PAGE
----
“Time and again, what I’ve tried to demonstrate is I’m not trying to take in all the possibilities that seniority brings me, but to be fair with my colleagues,” Durbin said.
His junior colleague from Illinois, Sen. Tammy Duckworth (D), is more blunt, “When I first got to the Senate, I had a senator tell me ‘Tammy, don’t tell anything to anybody of what you want to do, because those fuckers are going to steal it. They’ll steal it from you.’ That’s not Dick.”
Durbin has been Democrats’ whip since 2005, when he served on the late Senate Majority Leader Harry Reid’s (D-Nev.) team. But after Reid’s retirement, the top job went to now Senate Majority Leader Chuck Schumer (D-N.Y.), who entered the House in the same 1983 class of freshmen as Durbin and for years bunked with him in a Capitol Hill rowhouse.
Durbin said Schumer has deployed the whip operation “routinely” to get the support of “two or three senators,” especially during the especially busy lame-duck session of Congress.
“It’s in business every day that we’re in session,” Durbin said.
Durbin’s ascendancy has engendered criticism within the caucus. Sen. Sheldon Whitehouse (D-R.I.) sought to bar Durbin and other senior members of leadership from also chairing committees. The effort failed in a secret-ballot caucus vote.
Whitehouse declined to elaborate. “Caucus business stays in caucus,” he said Wednesday.
Durbin last year did, however, lose the chance to chair the committee responsible for steering military spending, the Senate Appropriations Subcommittee on Defense, after Democrats opted to give younger members an easier shot at getting subcommittee gavels. Durbin also hasn’t reclaimed his seat on the Foreign Relations Committee.
“He’s powerful, he’s influential, he’s good to junior members, and I think that is why he enjoys so much support,” said Sen. Chris Murphy (D-Conn.), who sought the rules changes last year.
Durbin prefers to wield power without flouting it. He said as whip that begging and threatening don’t work in the “delicate task” of winning fellow senators’ support for the latest must-pass bill. He’s similarly hands off with his panel’s subcommittees, which enjoy “unique” autonomy compared to other Senate panels.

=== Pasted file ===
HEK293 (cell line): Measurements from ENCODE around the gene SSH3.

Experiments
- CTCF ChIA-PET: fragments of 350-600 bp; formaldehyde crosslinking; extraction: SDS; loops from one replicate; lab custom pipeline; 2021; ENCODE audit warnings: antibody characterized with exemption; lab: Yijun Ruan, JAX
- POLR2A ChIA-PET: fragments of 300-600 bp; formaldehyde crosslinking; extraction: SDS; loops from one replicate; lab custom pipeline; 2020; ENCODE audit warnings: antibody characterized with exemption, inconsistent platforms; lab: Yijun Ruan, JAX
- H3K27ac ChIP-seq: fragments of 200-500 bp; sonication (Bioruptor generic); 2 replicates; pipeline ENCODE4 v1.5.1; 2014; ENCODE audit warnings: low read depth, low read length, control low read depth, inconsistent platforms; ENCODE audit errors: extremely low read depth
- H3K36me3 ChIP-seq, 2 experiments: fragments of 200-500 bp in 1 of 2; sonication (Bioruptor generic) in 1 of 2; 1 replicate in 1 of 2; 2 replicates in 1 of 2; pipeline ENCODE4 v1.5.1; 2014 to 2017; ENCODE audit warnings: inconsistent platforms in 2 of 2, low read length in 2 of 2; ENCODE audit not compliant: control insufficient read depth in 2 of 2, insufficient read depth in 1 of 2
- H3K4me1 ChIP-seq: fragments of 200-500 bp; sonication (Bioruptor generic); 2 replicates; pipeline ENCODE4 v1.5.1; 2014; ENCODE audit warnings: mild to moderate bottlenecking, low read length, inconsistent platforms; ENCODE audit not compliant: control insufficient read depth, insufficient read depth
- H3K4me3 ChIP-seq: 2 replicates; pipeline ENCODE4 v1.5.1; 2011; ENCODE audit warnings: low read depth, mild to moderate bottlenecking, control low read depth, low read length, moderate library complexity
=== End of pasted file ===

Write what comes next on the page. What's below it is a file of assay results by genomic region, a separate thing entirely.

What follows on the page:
“I share what I’m given as chairman in a manner that’s never been done by any other committee,” Durbin said. “It’s been my approach over the last two years and will continue to be.”
Durbin has his fair share of legislative achievements. Durbin, a senior appropriator, stands to bring home 88 earmarks in the latest government funding bill (H.R. 2617) totaling $93,695,000 on his own, plus two earmarks he sponsored with Duckworth totaling $1,975,000.
In the interview he touted his work as whip to pass last year’s Covid relief (Public Law 117-2) and this summer’s health care, tax, and climate bill (Public Law 117-169). Visitors to his office are greeted by a photograph of Durbin at the signing of the Affordable Care Act with the signature of President Barack Obama, a fellow Illinoisan.
But Durbin’s chief point of pride is on judicial nominees. He has so far helped shepherd nearly 100 of President Joe Biden’s nominees to lifetime positions on the federal bench, including Supreme Court Justice Ketanji Brown Jackson. Many of those nominees have brought both demographic and professional diversity to courts.
Durbin said diversity in judicial nominations will continue to be a priority next Congress. “I share the president’s priorities: more diversity, not just in gender, and race, and sexual orientation, but also in background,” he said.
He also celebrated the four-year anniversary Wednesday of the enactment of his criminal justice overhaul legislation (Public Law 115-391). Grassley, who co-authored the law with Durbin, called his working relationship with Durbin on the committee “perfect.”
“We’ve been in the Senate long enough to know how the Senate’s got to work,” Grassley said. “And it can only work if you function in a bipartisan way. Pretty darn simple!”
With assistance from Jack Fitzpatrick